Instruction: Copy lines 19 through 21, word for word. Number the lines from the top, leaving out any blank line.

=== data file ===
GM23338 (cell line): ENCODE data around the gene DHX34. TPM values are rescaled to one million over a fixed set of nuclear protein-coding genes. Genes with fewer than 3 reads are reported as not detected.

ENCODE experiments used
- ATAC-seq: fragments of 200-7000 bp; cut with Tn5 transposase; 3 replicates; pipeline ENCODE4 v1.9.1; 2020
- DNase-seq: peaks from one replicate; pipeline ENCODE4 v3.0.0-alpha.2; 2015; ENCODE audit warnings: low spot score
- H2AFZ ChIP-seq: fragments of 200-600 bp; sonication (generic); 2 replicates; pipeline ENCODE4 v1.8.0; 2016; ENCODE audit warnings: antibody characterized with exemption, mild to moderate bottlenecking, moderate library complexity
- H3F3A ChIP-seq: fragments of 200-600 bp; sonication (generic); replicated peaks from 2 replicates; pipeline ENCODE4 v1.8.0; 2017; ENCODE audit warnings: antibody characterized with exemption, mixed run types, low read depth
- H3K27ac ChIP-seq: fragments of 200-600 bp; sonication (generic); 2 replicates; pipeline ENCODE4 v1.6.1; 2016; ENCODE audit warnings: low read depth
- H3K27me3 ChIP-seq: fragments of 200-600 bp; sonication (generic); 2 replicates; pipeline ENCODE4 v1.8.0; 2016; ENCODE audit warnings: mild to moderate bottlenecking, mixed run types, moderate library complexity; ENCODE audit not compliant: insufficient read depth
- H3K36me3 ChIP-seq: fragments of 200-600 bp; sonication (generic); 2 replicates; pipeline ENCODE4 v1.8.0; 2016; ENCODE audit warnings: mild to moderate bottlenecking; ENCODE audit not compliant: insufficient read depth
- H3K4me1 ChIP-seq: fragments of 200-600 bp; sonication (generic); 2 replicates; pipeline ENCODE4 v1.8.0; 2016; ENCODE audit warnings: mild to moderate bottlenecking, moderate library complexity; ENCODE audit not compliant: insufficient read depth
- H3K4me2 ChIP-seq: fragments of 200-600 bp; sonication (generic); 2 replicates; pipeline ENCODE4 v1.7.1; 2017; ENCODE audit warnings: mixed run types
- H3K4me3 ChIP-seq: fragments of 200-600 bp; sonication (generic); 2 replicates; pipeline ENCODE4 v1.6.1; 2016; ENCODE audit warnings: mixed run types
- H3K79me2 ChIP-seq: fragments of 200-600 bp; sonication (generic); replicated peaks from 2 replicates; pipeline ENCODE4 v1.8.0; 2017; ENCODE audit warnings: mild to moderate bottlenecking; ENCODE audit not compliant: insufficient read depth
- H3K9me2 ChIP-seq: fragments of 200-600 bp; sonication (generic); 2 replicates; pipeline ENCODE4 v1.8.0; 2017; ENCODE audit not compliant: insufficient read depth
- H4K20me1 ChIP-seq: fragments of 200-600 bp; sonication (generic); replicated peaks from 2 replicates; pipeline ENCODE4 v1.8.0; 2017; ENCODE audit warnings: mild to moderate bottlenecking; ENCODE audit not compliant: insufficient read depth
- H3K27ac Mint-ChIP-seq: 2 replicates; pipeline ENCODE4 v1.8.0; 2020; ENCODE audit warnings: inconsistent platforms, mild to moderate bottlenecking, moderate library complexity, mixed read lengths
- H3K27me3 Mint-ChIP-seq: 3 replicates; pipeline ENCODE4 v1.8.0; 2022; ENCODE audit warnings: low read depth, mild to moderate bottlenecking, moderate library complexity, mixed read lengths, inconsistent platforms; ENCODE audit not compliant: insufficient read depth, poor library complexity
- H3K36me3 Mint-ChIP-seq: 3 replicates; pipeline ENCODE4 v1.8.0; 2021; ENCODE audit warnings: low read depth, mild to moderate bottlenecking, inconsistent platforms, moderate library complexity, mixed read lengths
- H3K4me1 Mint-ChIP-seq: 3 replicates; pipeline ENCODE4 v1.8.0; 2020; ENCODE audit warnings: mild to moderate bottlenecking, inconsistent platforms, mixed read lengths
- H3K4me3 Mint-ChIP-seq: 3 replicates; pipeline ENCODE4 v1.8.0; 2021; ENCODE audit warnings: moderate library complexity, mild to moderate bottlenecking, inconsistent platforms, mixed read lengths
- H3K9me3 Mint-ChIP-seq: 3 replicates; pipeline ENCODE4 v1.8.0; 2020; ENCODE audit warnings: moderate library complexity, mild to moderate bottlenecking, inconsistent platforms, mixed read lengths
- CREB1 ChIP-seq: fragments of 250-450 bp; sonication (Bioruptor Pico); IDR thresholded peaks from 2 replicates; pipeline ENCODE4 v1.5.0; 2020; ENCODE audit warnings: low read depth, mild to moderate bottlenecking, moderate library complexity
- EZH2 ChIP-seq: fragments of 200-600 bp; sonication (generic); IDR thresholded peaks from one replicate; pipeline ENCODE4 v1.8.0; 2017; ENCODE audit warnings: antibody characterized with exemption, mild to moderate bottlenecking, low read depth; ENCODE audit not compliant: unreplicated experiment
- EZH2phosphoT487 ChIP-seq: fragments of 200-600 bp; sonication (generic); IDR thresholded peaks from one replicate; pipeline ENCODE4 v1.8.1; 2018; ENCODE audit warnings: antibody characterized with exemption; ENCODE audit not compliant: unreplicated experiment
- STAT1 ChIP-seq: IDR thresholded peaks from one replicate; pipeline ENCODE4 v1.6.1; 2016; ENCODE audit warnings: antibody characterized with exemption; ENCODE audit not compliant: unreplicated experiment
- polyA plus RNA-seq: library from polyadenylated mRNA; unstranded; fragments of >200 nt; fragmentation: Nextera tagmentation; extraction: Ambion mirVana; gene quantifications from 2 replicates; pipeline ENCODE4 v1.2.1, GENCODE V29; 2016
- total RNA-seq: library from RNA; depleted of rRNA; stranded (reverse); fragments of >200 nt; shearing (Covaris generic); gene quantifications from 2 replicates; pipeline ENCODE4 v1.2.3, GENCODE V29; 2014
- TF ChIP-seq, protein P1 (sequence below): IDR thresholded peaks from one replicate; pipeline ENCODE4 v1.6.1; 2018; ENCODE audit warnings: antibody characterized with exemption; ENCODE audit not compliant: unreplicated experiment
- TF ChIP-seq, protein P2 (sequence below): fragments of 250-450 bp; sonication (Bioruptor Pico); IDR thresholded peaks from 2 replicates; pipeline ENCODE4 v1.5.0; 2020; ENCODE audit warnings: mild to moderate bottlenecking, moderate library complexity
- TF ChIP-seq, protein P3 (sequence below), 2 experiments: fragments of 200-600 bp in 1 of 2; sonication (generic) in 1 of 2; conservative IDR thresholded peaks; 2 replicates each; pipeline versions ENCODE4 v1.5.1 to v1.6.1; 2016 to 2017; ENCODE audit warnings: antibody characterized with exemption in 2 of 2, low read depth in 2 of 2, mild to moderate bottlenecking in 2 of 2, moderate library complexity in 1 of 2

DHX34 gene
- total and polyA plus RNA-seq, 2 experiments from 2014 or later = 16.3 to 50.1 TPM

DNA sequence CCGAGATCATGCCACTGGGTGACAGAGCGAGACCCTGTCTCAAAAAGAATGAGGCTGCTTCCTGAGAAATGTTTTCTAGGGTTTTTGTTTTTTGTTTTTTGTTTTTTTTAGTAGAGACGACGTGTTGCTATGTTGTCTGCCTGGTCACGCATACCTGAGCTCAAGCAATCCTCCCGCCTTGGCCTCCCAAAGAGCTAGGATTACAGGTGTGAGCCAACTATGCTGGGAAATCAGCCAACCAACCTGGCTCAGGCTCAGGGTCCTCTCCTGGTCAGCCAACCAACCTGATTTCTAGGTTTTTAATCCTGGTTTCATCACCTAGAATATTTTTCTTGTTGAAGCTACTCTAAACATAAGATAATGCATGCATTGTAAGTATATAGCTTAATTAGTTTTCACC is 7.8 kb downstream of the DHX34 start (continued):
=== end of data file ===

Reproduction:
- H3K4me1 Mint-ChIP-seq: 3 replicates; pipeline ENCODE4 v1.8.0; 2020; ENCODE audit warnings: mild to moderate bottlenecking, inconsistent platforms, mixed read lengths
- H3K4me3 Mint-ChIP-seq: 3 replicates; pipeline ENCODE4 v1.8.0; 2021; ENCODE audit warnings: moderate library complexity, mild to moderate bottlenecking, inconsistent platforms, mixed read lengths
- H3K9me3 Mint-ChIP-seq: 3 replicates; pipeline ENCODE4 v1.8.0; 2020; ENCODE audit warnings: moderate library complexity, mild to moderate bottlenecking, inconsistent platforms, mixed read lengths